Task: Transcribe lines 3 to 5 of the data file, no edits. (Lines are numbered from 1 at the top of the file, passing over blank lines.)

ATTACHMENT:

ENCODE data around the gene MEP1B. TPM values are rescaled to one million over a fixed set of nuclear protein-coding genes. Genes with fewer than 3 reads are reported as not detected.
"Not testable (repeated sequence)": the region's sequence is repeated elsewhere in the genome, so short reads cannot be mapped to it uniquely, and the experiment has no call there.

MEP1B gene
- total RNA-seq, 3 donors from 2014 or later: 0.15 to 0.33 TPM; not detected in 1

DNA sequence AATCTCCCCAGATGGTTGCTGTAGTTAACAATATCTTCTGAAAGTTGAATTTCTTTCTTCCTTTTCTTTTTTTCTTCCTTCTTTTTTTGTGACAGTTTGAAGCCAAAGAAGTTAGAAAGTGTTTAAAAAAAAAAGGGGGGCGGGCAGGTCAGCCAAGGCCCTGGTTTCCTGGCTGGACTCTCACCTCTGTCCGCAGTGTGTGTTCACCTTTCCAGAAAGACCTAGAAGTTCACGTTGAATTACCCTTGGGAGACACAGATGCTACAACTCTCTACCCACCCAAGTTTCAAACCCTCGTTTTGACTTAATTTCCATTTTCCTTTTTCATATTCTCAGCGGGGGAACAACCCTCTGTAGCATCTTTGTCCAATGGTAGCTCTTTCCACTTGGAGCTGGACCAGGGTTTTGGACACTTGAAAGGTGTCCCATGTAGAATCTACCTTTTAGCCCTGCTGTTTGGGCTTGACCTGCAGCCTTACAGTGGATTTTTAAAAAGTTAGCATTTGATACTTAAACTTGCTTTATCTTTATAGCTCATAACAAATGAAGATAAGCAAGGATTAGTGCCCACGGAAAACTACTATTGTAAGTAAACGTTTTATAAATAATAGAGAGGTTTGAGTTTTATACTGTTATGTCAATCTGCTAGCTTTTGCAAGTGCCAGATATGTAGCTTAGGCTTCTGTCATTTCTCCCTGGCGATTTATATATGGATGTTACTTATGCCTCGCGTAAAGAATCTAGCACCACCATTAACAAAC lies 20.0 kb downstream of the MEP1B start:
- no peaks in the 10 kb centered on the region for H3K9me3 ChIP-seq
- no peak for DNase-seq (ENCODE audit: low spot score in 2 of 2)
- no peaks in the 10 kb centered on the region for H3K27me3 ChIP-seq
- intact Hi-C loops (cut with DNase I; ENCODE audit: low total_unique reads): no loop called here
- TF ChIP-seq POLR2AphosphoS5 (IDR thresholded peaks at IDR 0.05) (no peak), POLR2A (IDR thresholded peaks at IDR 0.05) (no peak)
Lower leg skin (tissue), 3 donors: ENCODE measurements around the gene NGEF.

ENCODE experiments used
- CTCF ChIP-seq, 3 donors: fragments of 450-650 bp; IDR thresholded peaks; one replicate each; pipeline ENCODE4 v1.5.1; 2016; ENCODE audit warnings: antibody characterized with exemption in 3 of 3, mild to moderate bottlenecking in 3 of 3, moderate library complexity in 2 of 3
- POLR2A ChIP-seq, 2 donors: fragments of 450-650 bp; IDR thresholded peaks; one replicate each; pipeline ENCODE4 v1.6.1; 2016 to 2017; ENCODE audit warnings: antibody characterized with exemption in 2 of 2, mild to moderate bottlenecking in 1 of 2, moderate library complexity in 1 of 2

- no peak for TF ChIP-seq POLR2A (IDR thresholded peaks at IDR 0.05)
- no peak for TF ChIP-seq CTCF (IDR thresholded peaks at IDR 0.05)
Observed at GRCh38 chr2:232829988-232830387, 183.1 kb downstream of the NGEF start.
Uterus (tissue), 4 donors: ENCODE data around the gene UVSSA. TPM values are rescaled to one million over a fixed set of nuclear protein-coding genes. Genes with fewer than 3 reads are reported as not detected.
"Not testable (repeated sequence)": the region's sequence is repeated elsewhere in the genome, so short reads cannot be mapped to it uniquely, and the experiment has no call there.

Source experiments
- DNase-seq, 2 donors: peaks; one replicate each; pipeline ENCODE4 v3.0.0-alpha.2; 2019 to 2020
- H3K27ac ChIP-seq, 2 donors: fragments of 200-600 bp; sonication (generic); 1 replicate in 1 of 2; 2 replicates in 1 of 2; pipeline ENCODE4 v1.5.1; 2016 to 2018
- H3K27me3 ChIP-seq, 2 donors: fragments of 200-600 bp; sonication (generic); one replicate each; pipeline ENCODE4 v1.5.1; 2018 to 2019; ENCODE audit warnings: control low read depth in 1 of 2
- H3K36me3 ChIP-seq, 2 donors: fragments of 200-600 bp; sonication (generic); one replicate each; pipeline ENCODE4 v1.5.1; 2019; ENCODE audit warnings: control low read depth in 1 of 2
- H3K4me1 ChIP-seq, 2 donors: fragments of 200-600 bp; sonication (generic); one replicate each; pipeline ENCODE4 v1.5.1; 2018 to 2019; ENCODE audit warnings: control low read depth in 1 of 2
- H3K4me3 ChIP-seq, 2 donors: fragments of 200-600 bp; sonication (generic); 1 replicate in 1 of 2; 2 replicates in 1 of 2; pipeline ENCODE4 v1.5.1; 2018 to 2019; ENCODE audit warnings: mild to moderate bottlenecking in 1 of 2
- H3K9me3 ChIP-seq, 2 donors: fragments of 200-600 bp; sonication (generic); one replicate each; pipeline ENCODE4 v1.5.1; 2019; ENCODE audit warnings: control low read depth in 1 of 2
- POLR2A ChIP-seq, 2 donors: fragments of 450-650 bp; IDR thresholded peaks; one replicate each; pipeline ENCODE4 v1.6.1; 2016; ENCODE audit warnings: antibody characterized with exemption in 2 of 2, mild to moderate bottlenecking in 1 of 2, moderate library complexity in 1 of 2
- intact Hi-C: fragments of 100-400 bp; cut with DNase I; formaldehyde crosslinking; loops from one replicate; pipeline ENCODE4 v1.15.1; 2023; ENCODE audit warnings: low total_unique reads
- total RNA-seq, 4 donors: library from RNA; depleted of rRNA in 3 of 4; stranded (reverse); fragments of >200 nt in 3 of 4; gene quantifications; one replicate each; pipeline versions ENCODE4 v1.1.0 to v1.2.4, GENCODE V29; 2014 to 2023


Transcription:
MEP1B gene
- total RNA-seq, 3 donors from 2014 or later: 0.15 to 0.33 TPM; not detected in 1

DNA sequence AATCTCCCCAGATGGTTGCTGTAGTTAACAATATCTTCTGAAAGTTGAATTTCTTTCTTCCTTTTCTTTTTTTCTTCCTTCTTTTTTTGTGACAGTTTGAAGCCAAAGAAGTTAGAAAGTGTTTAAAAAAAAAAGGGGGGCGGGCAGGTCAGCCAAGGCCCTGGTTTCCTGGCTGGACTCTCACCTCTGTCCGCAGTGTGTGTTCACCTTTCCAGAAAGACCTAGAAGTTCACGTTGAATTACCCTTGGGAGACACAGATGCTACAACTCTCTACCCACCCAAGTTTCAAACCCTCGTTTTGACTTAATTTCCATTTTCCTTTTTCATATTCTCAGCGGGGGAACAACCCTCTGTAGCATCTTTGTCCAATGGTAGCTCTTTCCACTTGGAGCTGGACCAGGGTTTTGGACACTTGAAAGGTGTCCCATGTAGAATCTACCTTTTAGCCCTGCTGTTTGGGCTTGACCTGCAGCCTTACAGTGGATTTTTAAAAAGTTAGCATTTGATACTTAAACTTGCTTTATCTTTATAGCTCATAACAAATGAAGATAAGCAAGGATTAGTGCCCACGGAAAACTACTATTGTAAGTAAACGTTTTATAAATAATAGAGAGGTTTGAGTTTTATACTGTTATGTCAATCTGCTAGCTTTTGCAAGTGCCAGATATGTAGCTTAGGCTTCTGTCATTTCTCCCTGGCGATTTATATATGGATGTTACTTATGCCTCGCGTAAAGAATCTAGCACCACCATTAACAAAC lies 20.0 kb downstream of the MEP1B start: